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Abortion clouds Obama event at Notre Dame

President Barack Obama speaks at America's foremost Roman Catholic University on Sunday, where deep divisions over abortion and stem-cell research have rammed to the forefront in a country fighting two wars and battling a withering economic recession.

world Updated: May 17, 2009 12:05 IST

President Barack Obama speaks at America's foremost Roman Catholic University on Sunday, where deep divisions over abortion and stem-cell research have rammed to the forefront in a country fighting two wars and battling a withering economic recession.

A storm broke out immediately after Notre Dame invited Obama to address commencement exercises and he accepted. It still rages, with anti-abortion activists promising to disrupt the new president's appearance at the ceremony, where he also is to receive an honorary degree.

Obama, a liberal Democrat who supports abortion rights but who says the procedure should be rare, finds himself caught in the so-called "right to life" whirlwind that has riven U.S. society for decades, especially since the U.S. Supreme Court ruled in the 1973 Roe v.

Wade case that states may not ban abortion. Recriminations against Obama's appearance in South Bend, Indiana, are zinging across the Internet, on cable television and the editorial space of newspapers. _ a debate that is electric and fundamental to American political and moral tenets. The Catholic church and many other Christian denominations hold that abortion or the use of embryos for stem cell research amounts to the destruction of human life, is morally wrong and should be banned by law.

The contrary argument holds that women have the right to terminate any pregnancy and that unused embryos created outside the womb for couples who cannot otherwise conceive should be available for stem cell research, which holds the promise of finding treatments for some of mankind's most debilitating ailments. Within weeks of taking office, Obama eased a Bush administration executive order that limited such research to a small number of stem-cell strains that existed when the former president issued the directive.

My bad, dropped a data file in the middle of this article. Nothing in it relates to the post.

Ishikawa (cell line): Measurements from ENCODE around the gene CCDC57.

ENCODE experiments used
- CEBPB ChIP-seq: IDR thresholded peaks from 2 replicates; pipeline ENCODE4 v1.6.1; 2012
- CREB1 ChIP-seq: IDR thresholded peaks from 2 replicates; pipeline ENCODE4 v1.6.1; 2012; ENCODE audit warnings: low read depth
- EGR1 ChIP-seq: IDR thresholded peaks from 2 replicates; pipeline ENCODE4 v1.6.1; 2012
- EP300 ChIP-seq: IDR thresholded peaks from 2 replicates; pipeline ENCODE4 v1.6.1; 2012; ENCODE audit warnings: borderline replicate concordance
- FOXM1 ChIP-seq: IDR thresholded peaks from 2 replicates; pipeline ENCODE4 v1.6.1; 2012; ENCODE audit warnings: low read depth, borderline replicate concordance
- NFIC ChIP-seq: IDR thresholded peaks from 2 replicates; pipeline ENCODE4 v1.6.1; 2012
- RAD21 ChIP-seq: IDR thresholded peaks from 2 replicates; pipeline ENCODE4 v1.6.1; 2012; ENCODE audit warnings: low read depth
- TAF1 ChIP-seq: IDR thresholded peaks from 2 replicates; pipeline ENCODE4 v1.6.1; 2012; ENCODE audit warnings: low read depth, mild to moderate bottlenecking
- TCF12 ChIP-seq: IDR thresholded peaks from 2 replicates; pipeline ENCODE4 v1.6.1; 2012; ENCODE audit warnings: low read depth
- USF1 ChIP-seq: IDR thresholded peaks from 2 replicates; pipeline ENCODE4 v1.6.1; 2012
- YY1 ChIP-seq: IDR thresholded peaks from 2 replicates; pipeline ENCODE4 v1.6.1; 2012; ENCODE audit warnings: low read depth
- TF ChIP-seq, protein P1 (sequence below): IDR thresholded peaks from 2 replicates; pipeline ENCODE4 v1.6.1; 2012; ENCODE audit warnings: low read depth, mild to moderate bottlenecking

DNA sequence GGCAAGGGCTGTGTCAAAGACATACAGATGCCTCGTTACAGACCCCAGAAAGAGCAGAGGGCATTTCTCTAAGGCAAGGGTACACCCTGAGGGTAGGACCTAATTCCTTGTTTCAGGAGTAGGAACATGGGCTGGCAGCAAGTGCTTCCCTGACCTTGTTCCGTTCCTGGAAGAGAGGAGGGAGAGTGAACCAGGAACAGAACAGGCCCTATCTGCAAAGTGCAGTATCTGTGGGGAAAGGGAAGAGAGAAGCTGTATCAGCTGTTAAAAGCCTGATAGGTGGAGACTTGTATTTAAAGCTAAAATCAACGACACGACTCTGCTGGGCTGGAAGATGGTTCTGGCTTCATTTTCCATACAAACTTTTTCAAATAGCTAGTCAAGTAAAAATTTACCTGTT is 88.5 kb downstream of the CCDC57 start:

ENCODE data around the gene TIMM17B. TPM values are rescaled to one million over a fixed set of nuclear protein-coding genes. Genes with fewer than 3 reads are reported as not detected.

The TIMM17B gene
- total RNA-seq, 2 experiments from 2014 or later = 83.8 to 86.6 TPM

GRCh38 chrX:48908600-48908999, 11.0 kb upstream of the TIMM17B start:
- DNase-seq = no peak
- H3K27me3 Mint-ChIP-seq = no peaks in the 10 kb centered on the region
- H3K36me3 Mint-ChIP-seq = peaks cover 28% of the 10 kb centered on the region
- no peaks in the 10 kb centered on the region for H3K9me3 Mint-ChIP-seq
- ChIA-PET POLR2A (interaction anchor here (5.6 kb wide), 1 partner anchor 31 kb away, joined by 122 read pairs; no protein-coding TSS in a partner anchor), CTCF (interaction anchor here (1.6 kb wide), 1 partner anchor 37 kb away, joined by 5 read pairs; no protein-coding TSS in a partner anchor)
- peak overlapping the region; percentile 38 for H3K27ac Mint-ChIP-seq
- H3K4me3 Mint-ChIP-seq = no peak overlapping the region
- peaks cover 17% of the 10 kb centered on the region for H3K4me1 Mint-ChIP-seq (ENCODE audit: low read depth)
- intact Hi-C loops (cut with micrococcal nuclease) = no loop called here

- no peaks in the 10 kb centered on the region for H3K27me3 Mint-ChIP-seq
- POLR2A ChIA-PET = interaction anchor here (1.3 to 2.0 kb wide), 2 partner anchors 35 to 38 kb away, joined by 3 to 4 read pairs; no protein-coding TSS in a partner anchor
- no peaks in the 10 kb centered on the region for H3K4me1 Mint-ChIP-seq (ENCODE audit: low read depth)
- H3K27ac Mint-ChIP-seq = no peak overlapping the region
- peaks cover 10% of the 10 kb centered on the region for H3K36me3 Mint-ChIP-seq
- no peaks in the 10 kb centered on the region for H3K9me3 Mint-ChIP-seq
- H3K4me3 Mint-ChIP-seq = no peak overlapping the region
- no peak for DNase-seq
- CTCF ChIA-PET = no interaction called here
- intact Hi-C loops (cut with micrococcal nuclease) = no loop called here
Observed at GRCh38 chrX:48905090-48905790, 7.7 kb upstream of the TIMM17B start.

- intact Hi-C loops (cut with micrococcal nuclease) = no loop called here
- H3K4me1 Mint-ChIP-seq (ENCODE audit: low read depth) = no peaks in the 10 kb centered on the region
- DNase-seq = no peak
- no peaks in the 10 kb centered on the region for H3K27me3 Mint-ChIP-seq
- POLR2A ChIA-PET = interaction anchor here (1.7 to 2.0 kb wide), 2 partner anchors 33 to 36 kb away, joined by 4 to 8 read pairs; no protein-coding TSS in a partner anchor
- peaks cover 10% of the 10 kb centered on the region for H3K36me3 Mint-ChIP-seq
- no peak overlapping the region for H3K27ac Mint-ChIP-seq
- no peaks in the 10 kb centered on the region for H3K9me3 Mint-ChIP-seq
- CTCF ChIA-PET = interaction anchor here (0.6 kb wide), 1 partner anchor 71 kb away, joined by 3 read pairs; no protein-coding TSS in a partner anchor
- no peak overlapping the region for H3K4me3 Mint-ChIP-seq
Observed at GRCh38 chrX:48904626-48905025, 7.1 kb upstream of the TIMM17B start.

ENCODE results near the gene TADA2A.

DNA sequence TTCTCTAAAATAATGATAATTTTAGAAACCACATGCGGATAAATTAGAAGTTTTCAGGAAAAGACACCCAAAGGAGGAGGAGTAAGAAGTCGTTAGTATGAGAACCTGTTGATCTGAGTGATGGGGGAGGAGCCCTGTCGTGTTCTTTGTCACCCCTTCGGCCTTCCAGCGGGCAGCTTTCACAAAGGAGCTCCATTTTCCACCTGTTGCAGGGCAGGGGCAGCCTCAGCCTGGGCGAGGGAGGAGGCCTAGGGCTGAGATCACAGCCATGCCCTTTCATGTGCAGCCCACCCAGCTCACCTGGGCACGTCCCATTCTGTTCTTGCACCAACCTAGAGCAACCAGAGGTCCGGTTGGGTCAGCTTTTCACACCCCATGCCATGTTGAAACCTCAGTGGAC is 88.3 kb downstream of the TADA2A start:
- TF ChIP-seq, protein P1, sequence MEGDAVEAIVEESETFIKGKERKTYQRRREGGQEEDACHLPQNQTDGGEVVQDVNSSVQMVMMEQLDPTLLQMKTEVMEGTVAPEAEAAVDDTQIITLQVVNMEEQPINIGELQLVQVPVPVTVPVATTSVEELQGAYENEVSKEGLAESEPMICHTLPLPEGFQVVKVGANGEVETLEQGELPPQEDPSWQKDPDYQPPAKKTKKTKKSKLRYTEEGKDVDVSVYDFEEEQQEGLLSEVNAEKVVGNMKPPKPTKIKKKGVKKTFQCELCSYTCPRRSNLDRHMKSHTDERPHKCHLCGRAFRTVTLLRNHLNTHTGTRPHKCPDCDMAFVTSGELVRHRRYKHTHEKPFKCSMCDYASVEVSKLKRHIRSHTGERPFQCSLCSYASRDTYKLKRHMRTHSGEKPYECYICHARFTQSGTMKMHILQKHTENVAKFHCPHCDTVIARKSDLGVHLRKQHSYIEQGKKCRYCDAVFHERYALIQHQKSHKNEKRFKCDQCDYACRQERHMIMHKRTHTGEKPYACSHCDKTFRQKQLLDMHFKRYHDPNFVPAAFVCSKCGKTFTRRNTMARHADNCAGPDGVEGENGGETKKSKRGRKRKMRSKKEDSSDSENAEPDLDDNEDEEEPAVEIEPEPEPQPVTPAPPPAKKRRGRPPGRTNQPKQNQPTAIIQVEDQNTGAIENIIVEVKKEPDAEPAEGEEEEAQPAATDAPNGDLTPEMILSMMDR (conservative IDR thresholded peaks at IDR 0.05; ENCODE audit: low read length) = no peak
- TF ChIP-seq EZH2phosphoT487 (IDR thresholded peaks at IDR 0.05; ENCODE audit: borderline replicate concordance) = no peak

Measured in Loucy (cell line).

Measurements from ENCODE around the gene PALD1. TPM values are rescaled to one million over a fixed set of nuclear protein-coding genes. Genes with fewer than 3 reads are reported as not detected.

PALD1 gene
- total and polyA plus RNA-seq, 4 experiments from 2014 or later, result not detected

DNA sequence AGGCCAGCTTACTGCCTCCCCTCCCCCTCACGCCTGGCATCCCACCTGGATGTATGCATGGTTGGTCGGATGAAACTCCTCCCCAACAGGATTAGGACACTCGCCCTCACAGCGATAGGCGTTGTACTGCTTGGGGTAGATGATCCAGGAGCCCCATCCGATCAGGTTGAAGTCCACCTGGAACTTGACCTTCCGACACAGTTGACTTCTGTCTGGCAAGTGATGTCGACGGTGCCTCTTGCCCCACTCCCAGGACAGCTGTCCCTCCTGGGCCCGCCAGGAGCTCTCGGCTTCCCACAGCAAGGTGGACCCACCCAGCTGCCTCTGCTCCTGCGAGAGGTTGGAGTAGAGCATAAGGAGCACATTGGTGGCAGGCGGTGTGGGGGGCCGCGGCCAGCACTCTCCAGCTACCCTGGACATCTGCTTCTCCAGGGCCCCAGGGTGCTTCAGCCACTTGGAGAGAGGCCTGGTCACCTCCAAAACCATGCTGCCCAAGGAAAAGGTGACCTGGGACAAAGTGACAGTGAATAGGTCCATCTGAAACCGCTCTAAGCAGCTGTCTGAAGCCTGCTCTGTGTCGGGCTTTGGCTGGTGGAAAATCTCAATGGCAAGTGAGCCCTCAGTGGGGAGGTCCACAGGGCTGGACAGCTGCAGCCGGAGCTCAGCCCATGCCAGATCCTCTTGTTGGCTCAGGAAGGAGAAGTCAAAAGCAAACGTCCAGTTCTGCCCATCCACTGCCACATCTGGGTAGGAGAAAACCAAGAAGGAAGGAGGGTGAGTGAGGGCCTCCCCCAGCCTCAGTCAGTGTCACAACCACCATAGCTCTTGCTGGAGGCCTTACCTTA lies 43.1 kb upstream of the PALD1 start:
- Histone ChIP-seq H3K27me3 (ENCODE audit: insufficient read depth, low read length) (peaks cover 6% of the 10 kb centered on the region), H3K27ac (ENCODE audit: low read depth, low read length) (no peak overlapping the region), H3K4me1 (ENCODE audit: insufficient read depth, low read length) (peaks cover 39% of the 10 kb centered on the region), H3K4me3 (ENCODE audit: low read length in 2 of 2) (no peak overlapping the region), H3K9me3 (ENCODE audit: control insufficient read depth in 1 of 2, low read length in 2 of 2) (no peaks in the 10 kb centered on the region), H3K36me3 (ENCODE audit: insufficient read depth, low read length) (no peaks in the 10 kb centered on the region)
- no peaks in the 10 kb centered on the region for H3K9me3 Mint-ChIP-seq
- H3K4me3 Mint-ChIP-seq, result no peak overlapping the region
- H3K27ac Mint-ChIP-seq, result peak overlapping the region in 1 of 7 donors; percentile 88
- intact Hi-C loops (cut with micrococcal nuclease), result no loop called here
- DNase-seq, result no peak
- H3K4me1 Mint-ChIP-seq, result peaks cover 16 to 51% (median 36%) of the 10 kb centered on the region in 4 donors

White House spokesman Robert Gibbs said Obama in his commencement speech "obviously would make mention of the debate that's been had" over abortion, while emphasizing that "this is exactly the kind of give and take that is had on college campus all over the country."

Obama's appearance at Notre Dame would appear to be complicated significantly by new polls that show Americans' attitudes on the explosive issue have shifted dramatically toward the anti-abortion position.

A Gallup survey released on Friday found that 51 percent of Americans call themselves "pro-life" on the issue of abortion and 42 percent "pro-choice." This is the first time a majority of U.S. adults have identified themselves as "pro-life" since Gallup began asking this question in 1995.

It's a dramatic shift from just a year ago when Gallup found that 50 percent of those polled termed themselves "pro-choice" while 44 percent described their beliefs as "pro-life."

A Pew Research Center survey found a similar, if less dramatic, shift, with public opinion about abortion more closely divided than it has been in several years.

Pew said its latest polling found that 46 percent of Americans say abortion should be legal in most (28 percent) or all cases (18 percent). Forty-four percent of those surveyed were opposed to abortion in most (28 percent) or all cases (16 percent). Gallup said shifting opinions on the divisive issue lay almost entirely with Republicans or independents who lean Republican, with opposition among those groups rising over the past year from 60 percent to 70 percent. "There has been essentially no change in the views of Democrats and Democratic leaners," the Gallup organization said.

The abortion issue, meanwhile, also is front and center as Obama vets potential nominees to fill the vacancy left by the retirement this summer of Justice David Souter. Abortion opponents are determined to see Roe v. Wade overturned, but only four court justices out of nine have backed that position. Souter has opposed arguments for overturning the key ruling.

The Rev. John Jenkins, Notre Dame's president, has not joined the fiery debate that erupted after Obama's invitation, but it has produced extraordinary blow back among some students, faculty, alumni and at least 70 Catholic bishops. A leading Catholic scholar, citing the Obama invitation and honorary degree, declined the school's most prestigious award, making this year's commencement the first time that the Laetare Medal hasn't been awarded since 1883. "It is clear that Notre Dame didn't understand what it means to be Catholic when they issued this invitation," Cardinal Francis George of Chicago said shortly after the university announced Obama's appearance.

Friends and colleagues say Jenkins has listened to the criticism but is confident in his decision. "He respects people who differ, but he's resolute in his decision because he did it based on conscience and what he really believes in," said Richard Notebaert, chairman of Notre Dame's board of trustees.

Notebaert said Jenkins, who is in the fourth year of a five-year term, has the "full support" of the trustees. That hasn't soothed critics, who question whether Notre Dame has lost touch with its Catholic roots. Calls for Jenkins' ouster have grown louder amid protests by abortion opponents, who have flown pictures of aborted fetuses over campus and paraded dolls smeared in fake blood outside a recent trustees' meeting. Dozens of anti-abortion activists have been arrested, and more arrests are likely as protesters converge on the campus for commencement weekend.